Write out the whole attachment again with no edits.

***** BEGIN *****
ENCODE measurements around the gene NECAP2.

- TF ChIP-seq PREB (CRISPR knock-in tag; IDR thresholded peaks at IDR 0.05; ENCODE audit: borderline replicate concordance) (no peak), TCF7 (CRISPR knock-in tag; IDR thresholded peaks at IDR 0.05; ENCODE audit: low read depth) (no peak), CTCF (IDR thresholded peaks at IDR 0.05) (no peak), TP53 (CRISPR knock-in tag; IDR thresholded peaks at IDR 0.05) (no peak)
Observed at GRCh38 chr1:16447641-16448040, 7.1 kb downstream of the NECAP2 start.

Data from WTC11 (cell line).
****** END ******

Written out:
ENCODE measurements around the gene NECAP2.

- TF ChIP-seq PREB (CRISPR knock-in tag; IDR thresholded peaks at IDR 0.05; ENCODE audit: borderline replicate concordance) (no peak), TCF7 (CRISPR knock-in tag; IDR thresholded peaks at IDR 0.05; ENCODE audit: low read depth) (no peak), CTCF (IDR thresholded peaks at IDR 0.05) (no peak), TP53 (CRISPR knock-in tag; IDR thresholded peaks at IDR 0.05) (no peak)
Observed at GRCh38 chr1:16447641-16448040, 7.1 kb downstream of the NECAP2 start.

Data from WTC11 (cell line).